Succulents are beloved for their hardiness and unique aesthetic appeal. Their ability to thrive in various climates and conditions makes them a favorite among both novice and experienced gardeners. However, as winter approaches, succulent enthusiasts face the challenge of ensuring their beloved plants survive the cold season.
In this comprehensive guide, we will delve into the world of succulents in winter, exploring the nuances of succulent care during the colder months and offering expert tips to help your succulents thrive.
Understanding How Winter Cold Affects Succulents
Winter can be a harsh season for succulents. The chilly temperatures and reduced sunlight can take a toll on these hardy plants. At best, they may appear a bit lackluster, and at worst, they might not survive the winter. But fear not; with a few simple care tricks, you can assist your succulents in making it through to spring looking healthy, robust, and vibrant.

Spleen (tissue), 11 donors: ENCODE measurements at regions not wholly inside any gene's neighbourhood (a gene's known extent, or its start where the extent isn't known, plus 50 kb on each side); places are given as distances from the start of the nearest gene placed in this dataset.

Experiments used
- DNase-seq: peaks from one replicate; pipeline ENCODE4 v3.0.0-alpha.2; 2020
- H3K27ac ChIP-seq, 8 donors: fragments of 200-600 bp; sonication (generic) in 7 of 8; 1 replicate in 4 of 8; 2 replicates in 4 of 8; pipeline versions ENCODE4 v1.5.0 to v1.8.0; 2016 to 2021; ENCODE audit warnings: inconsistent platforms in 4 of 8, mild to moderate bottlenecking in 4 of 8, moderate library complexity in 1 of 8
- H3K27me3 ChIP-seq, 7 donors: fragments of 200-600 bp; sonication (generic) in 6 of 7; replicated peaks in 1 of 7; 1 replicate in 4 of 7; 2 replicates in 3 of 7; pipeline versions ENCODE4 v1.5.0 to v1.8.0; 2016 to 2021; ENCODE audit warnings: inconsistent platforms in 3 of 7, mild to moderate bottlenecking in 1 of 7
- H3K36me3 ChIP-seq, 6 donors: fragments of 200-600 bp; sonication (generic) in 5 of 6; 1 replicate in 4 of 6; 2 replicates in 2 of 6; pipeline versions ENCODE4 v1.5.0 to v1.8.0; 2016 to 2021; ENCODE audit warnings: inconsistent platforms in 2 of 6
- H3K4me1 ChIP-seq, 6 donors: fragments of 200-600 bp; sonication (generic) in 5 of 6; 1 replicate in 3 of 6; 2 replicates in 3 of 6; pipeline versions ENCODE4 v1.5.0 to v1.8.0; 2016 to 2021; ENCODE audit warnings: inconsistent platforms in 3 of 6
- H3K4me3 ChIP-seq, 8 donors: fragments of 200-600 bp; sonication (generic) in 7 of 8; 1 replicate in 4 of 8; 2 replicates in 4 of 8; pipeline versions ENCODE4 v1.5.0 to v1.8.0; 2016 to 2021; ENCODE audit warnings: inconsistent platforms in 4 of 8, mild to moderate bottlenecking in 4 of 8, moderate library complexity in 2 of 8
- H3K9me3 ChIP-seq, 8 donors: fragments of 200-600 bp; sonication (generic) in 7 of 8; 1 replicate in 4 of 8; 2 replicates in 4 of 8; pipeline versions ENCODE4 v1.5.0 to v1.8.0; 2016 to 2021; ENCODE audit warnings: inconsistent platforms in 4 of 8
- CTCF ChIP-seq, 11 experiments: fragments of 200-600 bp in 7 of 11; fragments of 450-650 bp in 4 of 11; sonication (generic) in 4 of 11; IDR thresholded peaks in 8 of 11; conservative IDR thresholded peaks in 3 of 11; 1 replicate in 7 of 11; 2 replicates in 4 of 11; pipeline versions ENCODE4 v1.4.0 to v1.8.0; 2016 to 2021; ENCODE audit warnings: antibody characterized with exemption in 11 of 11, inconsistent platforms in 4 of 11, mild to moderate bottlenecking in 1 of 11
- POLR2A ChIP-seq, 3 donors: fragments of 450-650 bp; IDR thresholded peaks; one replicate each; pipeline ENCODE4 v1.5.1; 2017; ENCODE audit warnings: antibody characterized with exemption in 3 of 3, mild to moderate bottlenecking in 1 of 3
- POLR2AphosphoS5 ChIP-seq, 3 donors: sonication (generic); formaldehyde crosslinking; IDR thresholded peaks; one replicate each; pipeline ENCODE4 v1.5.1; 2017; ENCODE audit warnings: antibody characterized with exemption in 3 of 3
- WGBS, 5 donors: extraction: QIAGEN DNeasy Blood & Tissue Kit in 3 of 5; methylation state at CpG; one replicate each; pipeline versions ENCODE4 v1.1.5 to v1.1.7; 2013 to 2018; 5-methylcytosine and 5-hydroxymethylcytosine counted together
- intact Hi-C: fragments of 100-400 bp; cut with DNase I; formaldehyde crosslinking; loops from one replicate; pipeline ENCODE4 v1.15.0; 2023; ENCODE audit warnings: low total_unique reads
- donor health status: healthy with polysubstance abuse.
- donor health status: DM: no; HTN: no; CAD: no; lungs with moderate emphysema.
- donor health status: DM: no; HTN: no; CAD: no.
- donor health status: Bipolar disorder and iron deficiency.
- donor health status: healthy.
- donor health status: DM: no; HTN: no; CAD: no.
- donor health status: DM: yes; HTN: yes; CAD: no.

Can Succulents Stay Outside in Winter?
One common misconception is that all succulents should be brought indoors during winter. However, the truth is that many succulent varieties can thrive outdoors throughout the year, even in regions with snowy climates. To make an informed decision about whether your succulents can brave the winter outdoors, it’s essential to categorize them into two groups: “hardy” and “soft.”